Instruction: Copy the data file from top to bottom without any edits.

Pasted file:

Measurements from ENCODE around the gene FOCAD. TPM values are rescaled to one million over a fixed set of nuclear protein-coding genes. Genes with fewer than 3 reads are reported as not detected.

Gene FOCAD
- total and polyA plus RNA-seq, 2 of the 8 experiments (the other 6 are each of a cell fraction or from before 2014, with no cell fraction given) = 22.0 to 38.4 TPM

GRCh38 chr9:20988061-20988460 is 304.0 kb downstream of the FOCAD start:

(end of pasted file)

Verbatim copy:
Measurements from ENCODE around the gene FOCAD. TPM values are rescaled to one million over a fixed set of nuclear protein-coding genes. Genes with fewer than 3 reads are reported as not detected.

Gene FOCAD
- total and polyA plus RNA-seq, 2 of the 8 experiments (the other 6 are each of a cell fraction or from before 2014, with no cell fraction given) = 22.0 to 38.4 TPM

GRCh38 chr9:20988061-20988460 is 304.0 kb downstream of the FOCAD start: